Affective Computing


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Affective Computing a Seminar topic of WBUT Paper Code:-IT 681 Presented By Soumitra Halder, Gourab Dey & Maiteayee Kundu.

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  • Affects is concerned with a whole range of emotions i.e. feelings, moods, sentiments and other aspects(non-cognitive).
  • Affective Computing

    1. 1. Affective Computing A seminar is presented by Gourab Dey (11700212101) Namrata Kundu (11700211041) Soumitra Haldar (11700211067) Maitrayee Kundu (11700212104) RCC INSTITUTE OF INFORMATION TECHNOLOGY
    2. 2. Introduction  Affective computing is the study and development of systems and devices that can recognize, interpret, process, and simulate human affects.  Motivation for Research : Ability to simulate Empathy (i.e. The machine should interpret the emotional state of humans and adapt its behavior to them, giving an appropriate response for those emotions).
    3. 3. Objective  To develop a computing device with its capacity to gather cues to user emotion from a variety of sources. In Simple words, produce “emotion aware machines”.  Facial expression, posture, gesture, speech, force or rhythm of key stroke, temperature change of hand on mouse can signify changes in user‟s. emotional state, detected and interpreted by a computer.  There exist a limitless range of applications :  E-Learning Tutor expands explanation when user is found in a state of confusion, adds information when user is found in a state of curiosity etc.  E-Therapy Provide psychological health services (i.e. online counseling) revealing the emotional state as in real world session. Through Affective Computing, the patient‟s posture, face expression and gesture in real world leads to accurate evaluation of psychological state.
    5. 5. Classes of Expressions  Broadly classified into happy, sad, disgust, fear, anger, surprise and neutral.  Goal is to classify an unknown expression into one of these classes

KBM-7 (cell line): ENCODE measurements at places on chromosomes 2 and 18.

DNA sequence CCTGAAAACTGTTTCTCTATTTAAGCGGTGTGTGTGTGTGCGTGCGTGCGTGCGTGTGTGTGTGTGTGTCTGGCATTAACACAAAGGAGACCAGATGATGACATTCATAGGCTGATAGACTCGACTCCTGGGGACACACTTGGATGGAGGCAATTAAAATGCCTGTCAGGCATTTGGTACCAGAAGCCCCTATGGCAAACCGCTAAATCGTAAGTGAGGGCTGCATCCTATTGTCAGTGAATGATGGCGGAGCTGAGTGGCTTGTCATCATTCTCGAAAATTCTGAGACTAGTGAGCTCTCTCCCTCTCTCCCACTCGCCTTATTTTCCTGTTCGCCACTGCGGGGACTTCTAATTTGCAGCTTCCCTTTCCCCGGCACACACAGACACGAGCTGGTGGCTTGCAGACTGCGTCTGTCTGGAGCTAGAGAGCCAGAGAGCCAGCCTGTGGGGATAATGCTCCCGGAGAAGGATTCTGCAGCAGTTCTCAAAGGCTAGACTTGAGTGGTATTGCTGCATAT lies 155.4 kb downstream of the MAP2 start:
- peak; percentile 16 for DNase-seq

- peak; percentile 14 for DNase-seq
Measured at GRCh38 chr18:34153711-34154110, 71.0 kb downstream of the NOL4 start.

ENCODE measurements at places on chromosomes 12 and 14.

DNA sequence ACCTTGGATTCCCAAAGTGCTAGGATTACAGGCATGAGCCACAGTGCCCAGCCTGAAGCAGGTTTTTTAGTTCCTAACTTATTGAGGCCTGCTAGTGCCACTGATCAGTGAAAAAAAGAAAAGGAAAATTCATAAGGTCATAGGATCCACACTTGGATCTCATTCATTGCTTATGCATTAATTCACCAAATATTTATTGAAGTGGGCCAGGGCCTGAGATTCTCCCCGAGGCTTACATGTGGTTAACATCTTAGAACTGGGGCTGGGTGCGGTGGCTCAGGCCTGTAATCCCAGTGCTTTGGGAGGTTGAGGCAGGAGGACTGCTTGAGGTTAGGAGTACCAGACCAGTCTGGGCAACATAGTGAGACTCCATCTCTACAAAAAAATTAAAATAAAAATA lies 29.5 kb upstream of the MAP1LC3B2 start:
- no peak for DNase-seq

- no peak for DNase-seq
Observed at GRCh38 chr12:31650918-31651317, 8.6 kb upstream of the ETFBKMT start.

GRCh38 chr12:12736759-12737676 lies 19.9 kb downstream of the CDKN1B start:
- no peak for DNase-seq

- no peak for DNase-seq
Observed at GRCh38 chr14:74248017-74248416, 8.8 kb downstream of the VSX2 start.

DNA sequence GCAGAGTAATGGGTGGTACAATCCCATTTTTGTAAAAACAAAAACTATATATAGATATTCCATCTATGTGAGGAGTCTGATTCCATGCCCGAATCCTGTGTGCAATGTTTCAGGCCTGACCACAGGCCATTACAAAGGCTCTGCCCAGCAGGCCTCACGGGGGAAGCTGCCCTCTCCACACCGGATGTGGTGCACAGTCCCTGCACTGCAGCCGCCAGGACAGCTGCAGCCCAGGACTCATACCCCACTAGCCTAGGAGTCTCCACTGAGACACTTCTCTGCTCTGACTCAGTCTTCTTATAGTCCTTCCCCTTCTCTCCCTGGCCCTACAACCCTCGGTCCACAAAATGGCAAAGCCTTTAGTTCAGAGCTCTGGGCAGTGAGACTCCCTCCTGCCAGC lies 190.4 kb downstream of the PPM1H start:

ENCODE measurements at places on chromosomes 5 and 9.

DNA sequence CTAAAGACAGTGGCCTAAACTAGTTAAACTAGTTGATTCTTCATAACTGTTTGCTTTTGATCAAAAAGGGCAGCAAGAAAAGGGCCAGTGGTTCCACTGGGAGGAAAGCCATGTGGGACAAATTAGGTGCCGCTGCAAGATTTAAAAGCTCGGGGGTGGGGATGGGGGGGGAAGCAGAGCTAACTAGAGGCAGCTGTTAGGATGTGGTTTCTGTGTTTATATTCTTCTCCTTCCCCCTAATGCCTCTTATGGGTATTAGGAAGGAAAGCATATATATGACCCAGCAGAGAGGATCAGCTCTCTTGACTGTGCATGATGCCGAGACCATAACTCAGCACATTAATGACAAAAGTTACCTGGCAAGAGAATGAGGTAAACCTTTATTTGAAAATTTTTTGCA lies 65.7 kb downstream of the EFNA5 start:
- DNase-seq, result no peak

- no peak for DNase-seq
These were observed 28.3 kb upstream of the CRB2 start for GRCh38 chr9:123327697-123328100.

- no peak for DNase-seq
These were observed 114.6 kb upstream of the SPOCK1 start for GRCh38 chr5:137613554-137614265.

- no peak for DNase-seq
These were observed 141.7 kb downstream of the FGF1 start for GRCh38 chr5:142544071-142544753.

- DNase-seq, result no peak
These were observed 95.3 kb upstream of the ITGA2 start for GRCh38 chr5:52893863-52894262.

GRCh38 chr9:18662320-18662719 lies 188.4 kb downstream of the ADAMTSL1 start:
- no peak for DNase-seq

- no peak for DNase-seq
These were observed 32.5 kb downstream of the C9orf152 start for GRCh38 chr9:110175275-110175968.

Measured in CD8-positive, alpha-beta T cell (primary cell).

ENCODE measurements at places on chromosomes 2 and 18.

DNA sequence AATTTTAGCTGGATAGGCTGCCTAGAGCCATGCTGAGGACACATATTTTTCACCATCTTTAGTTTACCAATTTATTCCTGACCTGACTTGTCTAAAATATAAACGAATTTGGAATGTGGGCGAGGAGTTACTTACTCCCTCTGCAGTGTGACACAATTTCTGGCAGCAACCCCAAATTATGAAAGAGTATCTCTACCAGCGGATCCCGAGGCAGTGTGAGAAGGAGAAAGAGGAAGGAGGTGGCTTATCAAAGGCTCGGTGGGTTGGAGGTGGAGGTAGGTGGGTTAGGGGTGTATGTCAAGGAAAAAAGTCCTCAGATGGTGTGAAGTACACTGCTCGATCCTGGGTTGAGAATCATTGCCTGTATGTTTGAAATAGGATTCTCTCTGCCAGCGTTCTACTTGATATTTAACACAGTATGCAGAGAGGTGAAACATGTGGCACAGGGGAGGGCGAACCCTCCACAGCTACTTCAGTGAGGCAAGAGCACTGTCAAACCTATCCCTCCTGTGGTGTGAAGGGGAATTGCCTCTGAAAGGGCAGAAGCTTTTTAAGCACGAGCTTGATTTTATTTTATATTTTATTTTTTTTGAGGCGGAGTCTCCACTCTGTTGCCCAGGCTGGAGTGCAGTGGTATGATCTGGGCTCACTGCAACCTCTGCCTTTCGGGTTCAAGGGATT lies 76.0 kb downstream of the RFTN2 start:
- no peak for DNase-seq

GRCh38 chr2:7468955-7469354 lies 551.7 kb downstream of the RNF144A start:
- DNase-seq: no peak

6. 6. COMPONENTS OF EMOTIONS  Subjective experience (feeling of fear and so on).  Physiological Changes in Autonomic Nervous System(ANS) and Endocrine System (Glands and Hormones released from them). e.g. trembling with fear precedes conscious control of them  Behavior evoked (such as running away or fainting due to fear)
    7. 7. Theories of Emotion Cognitive Theories : Emotions are a heuristic to process information in the cognitive domain. Two Factor theory : Appraisal of the situation, and the physiological state of the body creates the emotional response. Emotion, hence, has two factors.
    8. 8. SOME THEORIES  JAMES-LANGE THEORY  Introduced in 1890 by James and Lange.  Argues that action precedes emotion (brain interprets action as emotion). e.g. something scary moving towards us → pulse starts rising up → interpreting our state of body → we are afraid(Fear). Perception of Emotion arousing Stimulus Visceral and skeletal Changes Interpretation Feedback loop
    9. 9. [A,V,S] Emotion Model  [Arousal , Valence , Stance] :- A 3-tuple models an “emotion”.  Arousal:- Surprise at high arousal, fatigue at low arousal  Valence:- Content at high valence, Unhappiness at low valence  Stance:- Stern at closed stance, accepting at open stance
    10. 10. Areas of Affective Computing  AFFECTIVE WEARABLES Sensors & tools can be used in recognizing affective patterns, but these tools require a lot of attention/ maintenance. Figure : Wearer’s Blood Volume Pressure using photoplethysmography Figure : Sample & transmit biometric data to larger computer for analysis